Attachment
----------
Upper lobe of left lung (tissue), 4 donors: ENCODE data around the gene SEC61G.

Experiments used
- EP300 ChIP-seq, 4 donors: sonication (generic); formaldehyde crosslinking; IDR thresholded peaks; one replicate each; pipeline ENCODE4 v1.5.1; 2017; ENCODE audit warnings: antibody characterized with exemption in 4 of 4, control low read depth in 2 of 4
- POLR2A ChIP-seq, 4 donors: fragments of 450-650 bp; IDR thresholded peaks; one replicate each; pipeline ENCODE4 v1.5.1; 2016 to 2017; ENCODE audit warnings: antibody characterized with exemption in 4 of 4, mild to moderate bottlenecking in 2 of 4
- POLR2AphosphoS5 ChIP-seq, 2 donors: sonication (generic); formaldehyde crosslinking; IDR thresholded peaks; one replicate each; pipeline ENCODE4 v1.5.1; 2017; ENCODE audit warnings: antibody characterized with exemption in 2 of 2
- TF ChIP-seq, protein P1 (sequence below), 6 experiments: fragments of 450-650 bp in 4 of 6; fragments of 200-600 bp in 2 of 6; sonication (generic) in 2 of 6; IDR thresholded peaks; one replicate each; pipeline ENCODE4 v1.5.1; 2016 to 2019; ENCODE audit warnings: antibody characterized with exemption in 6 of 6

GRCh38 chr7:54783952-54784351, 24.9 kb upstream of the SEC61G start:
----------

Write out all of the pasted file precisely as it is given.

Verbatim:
Upper lobe of left lung (tissue), 4 donors: ENCODE data around the gene SEC61G.

Experiments used
- EP300 ChIP-seq, 4 donors: sonication (generic); formaldehyde crosslinking; IDR thresholded peaks; one replicate each; pipeline ENCODE4 v1.5.1; 2017; ENCODE audit warnings: antibody characterized with exemption in 4 of 4, control low read depth in 2 of 4
- POLR2A ChIP-seq, 4 donors: fragments of 450-650 bp; IDR thresholded peaks; one replicate each; pipeline ENCODE4 v1.5.1; 2016 to 2017; ENCODE audit warnings: antibody characterized with exemption in 4 of 4, mild to moderate bottlenecking in 2 of 4
- POLR2AphosphoS5 ChIP-seq, 2 donors: sonication (generic); formaldehyde crosslinking; IDR thresholded peaks; one replicate each; pipeline ENCODE4 v1.5.1; 2017; ENCODE audit warnings: antibody characterized with exemption in 2 of 2
- TF ChIP-seq, protein P1 (sequence below), 6 experiments: fragments of 450-650 bp in 4 of 6; fragments of 200-600 bp in 2 of 6; sonication (generic) in 2 of 6; IDR thresholded peaks; one replicate each; pipeline ENCODE4 v1.5.1; 2016 to 2019; ENCODE audit warnings: antibody characterized with exemption in 6 of 6

GRCh38 chr7:54783952-54784351, 24.9 kb upstream of the SEC61G start: